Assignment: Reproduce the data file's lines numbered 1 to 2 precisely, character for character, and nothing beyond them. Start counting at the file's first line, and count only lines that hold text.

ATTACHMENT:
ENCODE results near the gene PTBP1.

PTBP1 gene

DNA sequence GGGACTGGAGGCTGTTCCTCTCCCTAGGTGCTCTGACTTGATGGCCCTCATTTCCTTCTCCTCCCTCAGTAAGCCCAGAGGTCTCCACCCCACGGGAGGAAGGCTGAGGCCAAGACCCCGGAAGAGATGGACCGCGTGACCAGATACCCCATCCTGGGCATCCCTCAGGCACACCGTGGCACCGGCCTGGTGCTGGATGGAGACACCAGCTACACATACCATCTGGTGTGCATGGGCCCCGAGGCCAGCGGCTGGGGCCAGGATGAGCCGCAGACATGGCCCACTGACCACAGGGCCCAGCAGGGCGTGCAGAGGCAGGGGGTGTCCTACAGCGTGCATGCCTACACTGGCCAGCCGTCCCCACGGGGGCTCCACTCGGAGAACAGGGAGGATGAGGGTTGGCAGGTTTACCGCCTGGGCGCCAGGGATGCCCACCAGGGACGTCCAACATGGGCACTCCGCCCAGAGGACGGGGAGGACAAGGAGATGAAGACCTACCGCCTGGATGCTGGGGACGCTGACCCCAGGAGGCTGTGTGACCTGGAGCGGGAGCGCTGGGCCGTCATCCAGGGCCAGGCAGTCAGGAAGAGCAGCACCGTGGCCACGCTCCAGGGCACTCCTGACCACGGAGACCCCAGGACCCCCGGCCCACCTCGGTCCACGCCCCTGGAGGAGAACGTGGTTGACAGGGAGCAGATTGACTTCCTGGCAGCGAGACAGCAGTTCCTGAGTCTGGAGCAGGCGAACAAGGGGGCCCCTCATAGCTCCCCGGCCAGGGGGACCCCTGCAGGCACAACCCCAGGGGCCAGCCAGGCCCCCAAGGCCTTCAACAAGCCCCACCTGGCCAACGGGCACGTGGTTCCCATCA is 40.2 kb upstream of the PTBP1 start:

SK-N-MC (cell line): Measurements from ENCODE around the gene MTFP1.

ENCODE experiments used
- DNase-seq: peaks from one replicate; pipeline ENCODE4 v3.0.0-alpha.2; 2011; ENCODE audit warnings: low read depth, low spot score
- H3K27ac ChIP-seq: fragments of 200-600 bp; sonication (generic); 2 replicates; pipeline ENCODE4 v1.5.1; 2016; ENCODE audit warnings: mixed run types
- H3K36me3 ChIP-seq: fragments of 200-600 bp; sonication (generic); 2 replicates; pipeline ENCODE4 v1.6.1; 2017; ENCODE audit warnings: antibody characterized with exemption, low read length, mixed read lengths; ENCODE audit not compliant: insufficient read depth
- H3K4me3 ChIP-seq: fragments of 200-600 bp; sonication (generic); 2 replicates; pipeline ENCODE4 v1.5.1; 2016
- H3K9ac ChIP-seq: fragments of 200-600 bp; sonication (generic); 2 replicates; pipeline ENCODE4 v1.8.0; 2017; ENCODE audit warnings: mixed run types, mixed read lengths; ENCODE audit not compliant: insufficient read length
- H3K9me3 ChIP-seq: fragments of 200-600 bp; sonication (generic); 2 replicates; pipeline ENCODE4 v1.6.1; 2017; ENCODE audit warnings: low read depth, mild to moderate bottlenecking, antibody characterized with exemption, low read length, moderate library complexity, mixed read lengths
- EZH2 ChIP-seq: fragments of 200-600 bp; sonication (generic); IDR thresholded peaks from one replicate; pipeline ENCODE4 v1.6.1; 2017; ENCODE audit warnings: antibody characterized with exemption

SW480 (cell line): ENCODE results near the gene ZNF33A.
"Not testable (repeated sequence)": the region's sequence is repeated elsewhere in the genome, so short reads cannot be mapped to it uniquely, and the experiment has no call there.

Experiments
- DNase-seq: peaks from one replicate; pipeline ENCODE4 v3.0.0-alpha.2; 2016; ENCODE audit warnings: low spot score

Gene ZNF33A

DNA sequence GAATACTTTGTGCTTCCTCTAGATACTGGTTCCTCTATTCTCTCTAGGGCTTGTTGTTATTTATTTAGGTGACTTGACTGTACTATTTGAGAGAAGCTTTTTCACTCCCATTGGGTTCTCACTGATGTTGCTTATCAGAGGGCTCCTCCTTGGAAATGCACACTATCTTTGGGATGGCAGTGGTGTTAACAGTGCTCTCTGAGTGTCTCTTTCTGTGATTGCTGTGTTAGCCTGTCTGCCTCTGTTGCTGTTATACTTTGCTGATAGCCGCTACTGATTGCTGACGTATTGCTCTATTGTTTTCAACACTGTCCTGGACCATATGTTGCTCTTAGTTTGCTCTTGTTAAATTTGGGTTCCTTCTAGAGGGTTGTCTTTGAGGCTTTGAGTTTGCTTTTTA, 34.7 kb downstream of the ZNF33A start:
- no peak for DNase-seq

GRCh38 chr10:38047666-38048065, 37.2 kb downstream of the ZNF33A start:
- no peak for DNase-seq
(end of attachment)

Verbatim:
ENCODE results near the gene PTBP1.

PTBP1 gene